Massage therapy is a wonderful way to pamper and nurture our bodies. But what if there are ways to incorporate deeper levels of healing during a session? Kathy Gruver explores these options in Body Mind Therapies for the Bodyworker.
A massage session doesn’t only have to work on the body. Massage therapists can also use stress reduction, affirmations, and visualization with a client, as well as many other healing techniques such as Reiki and aromatherapy, which can be used simultaneously. And should the client be open-minded, other non-massage therapies may be used.
Traditional medicine often ignores the powerful alternative healing options we have available to us, but Gruver reminds us that these should always be used with caution. Serious medical conditions are best treated by a doctor, and there are quacks selling snake oil to the unwary. But this book shows how to carefully use these remedies which often help in the healing process. Although some techniques are only discussed briefly, websites are provided for the practitioner who is looking for more information. Body Mind Therapies for the Bodyworker provides a nice overview of options available to any massage therapist interested in expanding her healing practice.
Stacy Whitman is Editorial Director and Publisher of Tu Books, an imprint of LEE & LOW BOOKS that publishes diverse science fiction and fantasy for middle grade and young adult readers. In this blog post, she discusses what she is—and is not—looking for from New Visions Award contest submissions.
This year is the second year we’ve held our New Visions Award, a writing contest seeking new writers of color for middle grade and young adult science fiction, fantasy, and mystery. Tu Books is a relatively new imprint, and so is our award, which is modeled after the New Voices Award, now in its 15th year of seeking submissions.
Much like the editors who are in charge of the New Voices Award for picture books, for the New Visions Award, I love seeing submissions that follow the submissions guidelines and stories that stand out from a crowd. I look for science fiction, fantasy, and mystery stories that understand the age group they’re targeted at, with strong characters, strong worldbuilding, and if there is a romance, I hope that it avoids cliches.
During the first New Visions Award, our readers made notes on the manuscripts explaining what they enjoyed and what made them stop reading, particularly the things that made them not want to read further than the sample chapters in the initial phase of the contest. For the next few weeks, I’ll delve a little further into those things that made readers stop reading, and then we’ll talk about making your writing have the zing that makes an editor want to read more.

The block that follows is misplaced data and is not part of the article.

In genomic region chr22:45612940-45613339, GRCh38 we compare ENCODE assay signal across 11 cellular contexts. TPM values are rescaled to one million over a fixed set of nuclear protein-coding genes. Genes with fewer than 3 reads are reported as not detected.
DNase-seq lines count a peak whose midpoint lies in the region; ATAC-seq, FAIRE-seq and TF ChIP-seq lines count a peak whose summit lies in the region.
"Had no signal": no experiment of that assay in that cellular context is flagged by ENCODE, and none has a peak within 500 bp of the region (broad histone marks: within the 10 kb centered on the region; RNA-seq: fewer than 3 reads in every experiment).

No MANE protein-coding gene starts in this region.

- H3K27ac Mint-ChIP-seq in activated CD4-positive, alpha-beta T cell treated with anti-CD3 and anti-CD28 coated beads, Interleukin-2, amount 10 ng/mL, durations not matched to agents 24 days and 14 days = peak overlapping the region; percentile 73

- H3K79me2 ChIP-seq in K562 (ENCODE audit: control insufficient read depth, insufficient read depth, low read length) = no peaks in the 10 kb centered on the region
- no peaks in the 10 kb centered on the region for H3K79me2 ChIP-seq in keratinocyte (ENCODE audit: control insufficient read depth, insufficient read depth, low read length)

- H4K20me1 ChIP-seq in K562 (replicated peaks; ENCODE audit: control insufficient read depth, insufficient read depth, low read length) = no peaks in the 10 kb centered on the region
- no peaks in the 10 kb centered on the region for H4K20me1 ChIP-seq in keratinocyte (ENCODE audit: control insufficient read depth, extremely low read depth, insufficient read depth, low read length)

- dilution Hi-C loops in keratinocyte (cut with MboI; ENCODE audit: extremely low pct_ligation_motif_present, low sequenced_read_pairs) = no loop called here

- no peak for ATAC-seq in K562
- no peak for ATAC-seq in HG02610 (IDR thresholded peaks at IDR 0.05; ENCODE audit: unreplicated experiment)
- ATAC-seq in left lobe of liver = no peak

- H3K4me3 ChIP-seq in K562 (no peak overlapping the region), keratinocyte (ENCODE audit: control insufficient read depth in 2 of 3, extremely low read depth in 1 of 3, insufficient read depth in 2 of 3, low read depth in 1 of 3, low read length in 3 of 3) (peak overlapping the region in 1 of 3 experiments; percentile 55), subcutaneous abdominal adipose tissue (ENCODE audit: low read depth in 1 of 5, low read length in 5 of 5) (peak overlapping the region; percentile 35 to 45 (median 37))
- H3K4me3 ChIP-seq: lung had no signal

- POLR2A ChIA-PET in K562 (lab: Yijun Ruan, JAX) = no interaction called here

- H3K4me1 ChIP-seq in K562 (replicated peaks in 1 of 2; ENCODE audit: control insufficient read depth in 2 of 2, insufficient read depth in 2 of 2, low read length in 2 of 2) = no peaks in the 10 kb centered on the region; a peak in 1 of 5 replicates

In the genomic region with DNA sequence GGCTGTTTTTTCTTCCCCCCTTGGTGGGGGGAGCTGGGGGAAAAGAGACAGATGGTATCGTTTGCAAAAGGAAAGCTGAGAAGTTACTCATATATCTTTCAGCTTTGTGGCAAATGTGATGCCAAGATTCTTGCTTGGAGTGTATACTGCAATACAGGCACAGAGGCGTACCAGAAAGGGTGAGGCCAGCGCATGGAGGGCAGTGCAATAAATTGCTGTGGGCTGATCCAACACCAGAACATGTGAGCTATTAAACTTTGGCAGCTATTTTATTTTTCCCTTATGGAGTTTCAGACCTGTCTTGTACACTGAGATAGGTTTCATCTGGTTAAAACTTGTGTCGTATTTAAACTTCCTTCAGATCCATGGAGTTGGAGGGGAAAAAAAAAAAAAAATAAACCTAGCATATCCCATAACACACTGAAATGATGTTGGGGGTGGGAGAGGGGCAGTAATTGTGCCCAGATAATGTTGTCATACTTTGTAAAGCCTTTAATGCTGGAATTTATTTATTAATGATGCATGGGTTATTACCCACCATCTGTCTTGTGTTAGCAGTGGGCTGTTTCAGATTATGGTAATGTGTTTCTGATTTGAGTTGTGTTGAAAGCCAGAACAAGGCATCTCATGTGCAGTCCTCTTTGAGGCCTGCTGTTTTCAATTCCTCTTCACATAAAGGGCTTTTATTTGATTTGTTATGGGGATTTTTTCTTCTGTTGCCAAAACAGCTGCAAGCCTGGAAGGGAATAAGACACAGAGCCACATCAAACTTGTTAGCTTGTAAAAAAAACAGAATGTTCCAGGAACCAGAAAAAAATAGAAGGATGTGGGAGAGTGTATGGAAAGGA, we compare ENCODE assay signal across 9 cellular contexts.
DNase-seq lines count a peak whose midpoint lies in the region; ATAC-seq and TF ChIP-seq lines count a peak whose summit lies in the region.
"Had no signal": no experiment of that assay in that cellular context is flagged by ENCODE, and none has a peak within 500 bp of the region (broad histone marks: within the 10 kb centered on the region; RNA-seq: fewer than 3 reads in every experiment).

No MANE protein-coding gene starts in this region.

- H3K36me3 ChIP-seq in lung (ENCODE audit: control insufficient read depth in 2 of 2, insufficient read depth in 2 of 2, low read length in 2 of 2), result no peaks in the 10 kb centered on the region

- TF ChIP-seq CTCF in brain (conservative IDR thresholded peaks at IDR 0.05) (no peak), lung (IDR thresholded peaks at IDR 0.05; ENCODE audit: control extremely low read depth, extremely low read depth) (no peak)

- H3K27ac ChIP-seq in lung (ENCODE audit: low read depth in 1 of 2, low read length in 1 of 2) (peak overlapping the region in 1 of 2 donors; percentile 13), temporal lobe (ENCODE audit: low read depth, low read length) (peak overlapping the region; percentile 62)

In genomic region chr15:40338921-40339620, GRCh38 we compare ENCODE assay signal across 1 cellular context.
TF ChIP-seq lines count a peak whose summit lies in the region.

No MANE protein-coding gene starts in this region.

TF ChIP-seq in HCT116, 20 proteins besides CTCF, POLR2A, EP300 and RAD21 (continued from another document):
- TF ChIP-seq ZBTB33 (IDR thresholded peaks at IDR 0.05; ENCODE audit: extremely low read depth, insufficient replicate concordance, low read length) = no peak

Today, let’s cover the most obvious reasons a New Visions Award reader might stop reading immediately.
Main character isn’t a person of color
Unclear if main character is a person of color (& not made clear in any supporting materials)
Basic formatting rules ignored: single-spaced, no tabs, no paragraph breaks, rules of punctuation ignored to the point it was impossible to read the text
Chapters at times seemed to be combined to ensure more text would be read, which made them super long and terribly paced
Duplicate submission from the author (stopped reading the duplicate—of course we read the original!)
Already read as a regular submission and didn’t see any significant changes
Author not eligible (published previously in YA or MG, not a person of color, not based in the US)
Book was a picture book (this would be a New Voices submission, not a New Visions submission) or a short story (not long enough to be a novel)
The obvious solution to making sure your submission is right for this contest is to make sure to read the contest submission guidelines before sending your submission. If you are not a writer of color, or if you live in a country outside the US, we do want to read your manuscript, but not for this contest. Watch our regular submission guidelines for when we’ll open again to unsolicited submissions.
Make sure you format your manuscript in a way that it can be read. If you’re new to writing, be sure to have someone check it over for typos, correct grammar and spelling, correct punctuation, etc. We won’t reject your manuscript for a typo or two, but there is a point at which the story is no longer being communicated because the reader gets tripped up by the errors. Make sure your manuscript is as clean as you can make it.
Next time, we’ll talk about hooking the reader with your story. Happy writing!